Getting Started with Breadcrumbs

Breadcrumbs have been covered by just about everyone so there are lots of examples that all seem to do things a Little differently. With that in mind I’m going to keep this short with my example and two other examples I’ve found that might also meet your needs and cover the basics for just about every xslt breadcrumb example you’ll find.The general idea: you’re at item c, in your tree the path is something like:  /sitecore/content/a/b/c and you want to display a pretty html list for a » b » c anywhere on your site.  You’ll always be dealing with the ancestors of your current item so you’ll be making use of $sc_currentitem/ancestor-or-self::… somewhere.You’ll need to go through each ancestor item and display it, probably checking to see if you’re at the last item so you don’t display a ‘»’ after the final item. You also need to make sure to not display unwanted ancestors in your breadcrumb, being /sitecore and /content in our case.So onto the examples!First is the Sitecore breadcrumb x…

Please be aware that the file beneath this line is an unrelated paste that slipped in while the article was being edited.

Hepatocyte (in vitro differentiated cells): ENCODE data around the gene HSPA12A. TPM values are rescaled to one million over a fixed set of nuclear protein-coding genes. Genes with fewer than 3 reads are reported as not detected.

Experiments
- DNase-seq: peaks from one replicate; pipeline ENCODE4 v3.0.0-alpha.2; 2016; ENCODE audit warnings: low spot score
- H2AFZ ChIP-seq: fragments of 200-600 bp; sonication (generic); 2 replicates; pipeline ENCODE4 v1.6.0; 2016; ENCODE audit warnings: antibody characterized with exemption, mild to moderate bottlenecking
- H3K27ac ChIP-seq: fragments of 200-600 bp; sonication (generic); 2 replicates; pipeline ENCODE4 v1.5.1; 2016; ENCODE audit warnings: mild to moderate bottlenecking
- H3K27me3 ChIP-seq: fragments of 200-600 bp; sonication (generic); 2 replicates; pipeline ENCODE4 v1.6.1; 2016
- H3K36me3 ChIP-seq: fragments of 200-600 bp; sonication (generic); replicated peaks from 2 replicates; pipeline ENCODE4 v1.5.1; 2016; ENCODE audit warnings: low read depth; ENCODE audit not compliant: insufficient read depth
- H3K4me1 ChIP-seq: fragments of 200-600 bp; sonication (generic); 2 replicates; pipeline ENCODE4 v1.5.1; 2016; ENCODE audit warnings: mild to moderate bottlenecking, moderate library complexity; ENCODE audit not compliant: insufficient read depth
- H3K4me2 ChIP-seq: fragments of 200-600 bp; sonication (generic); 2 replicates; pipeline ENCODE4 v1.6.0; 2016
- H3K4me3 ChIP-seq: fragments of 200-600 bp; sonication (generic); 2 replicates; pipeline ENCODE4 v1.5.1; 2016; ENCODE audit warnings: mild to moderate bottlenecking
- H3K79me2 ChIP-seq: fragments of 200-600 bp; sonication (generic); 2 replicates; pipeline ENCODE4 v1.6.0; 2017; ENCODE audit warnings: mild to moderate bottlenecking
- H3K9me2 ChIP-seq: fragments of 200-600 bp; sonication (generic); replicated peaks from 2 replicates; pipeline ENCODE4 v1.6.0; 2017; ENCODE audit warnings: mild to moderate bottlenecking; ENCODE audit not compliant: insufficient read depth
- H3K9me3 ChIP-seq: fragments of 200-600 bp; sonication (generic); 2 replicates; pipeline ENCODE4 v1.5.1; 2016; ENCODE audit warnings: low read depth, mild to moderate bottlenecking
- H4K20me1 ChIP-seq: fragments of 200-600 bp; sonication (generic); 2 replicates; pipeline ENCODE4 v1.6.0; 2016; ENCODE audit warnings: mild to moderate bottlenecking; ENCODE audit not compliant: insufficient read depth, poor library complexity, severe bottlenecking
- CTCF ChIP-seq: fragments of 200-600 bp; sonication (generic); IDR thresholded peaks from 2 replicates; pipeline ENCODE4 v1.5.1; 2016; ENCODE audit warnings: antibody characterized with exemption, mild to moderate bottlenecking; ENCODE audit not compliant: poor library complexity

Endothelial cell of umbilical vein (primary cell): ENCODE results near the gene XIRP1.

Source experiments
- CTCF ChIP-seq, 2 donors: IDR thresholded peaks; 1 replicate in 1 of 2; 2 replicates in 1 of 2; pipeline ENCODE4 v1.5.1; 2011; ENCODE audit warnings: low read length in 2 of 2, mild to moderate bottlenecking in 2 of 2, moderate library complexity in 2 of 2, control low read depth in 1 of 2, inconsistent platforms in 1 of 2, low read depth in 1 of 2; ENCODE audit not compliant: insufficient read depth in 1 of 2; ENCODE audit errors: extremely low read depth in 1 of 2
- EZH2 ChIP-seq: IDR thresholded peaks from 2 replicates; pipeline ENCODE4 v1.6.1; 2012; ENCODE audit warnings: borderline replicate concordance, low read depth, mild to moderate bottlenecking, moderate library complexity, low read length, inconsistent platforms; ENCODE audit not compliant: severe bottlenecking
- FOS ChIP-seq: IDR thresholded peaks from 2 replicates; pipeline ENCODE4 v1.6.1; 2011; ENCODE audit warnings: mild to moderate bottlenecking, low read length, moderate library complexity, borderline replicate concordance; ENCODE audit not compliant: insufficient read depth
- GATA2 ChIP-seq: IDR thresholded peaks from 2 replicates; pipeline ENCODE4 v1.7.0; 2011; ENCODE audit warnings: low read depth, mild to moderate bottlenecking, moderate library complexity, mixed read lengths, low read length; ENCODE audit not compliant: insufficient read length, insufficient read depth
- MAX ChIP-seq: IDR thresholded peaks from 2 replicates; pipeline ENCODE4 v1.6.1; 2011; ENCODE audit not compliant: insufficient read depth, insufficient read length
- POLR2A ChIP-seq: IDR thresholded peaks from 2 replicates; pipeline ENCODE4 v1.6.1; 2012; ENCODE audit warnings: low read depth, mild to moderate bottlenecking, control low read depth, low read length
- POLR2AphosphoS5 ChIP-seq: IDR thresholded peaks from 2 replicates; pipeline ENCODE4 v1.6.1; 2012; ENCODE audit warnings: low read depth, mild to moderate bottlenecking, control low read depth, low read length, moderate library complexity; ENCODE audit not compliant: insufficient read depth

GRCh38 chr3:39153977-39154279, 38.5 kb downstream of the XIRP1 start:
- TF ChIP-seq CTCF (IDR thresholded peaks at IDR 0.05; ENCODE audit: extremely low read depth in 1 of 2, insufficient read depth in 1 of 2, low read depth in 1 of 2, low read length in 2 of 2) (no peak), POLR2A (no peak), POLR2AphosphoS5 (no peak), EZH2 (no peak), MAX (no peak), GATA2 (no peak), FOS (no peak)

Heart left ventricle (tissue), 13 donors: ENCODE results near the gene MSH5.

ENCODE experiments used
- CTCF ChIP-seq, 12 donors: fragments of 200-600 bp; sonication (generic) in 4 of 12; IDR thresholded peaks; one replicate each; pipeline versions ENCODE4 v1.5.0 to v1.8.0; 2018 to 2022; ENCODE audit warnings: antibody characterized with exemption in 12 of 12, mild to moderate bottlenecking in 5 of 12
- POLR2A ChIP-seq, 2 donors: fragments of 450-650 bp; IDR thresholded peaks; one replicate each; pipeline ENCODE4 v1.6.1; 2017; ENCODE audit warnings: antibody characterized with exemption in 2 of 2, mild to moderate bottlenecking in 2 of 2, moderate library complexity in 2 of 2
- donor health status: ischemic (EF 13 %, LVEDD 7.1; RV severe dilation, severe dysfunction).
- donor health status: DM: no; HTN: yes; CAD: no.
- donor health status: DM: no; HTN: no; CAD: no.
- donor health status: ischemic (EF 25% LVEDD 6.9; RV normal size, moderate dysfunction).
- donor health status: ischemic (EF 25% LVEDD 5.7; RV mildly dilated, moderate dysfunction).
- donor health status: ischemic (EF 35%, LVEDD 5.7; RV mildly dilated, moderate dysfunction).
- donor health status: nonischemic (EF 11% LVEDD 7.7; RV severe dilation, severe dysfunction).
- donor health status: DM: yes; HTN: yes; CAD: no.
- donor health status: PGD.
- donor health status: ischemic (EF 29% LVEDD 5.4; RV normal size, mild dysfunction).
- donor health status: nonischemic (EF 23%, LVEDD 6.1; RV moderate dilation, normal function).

Links as Items Redux!

Previously I had posted on how to set up items in your content tree to act as external links to other pages (for use with Navigation mainly – for example if you have a blog elsewhere but still want it listed in the main navigation). However, Ivan Buzyka pointed out some issues with the simple implementation so I added creating a better redirect to my ‘to do’ list for the blog. The time has come! Let’s pretend we are modifying an existing site, we don’t want to change the navigation so that won’t be covered here – we just want to update our layout to work a little more universally. Our new items need to be able to link to an internal, external or Media item reliably for display in our navigation. Our template will consist of similar things to last time: Link: General Link Nav Title: Text -> standard values: $name In Navigation: Checkbox ->standard values: checked Create the template, add in standard values for it with the above settings and now we can create our Layout which sho…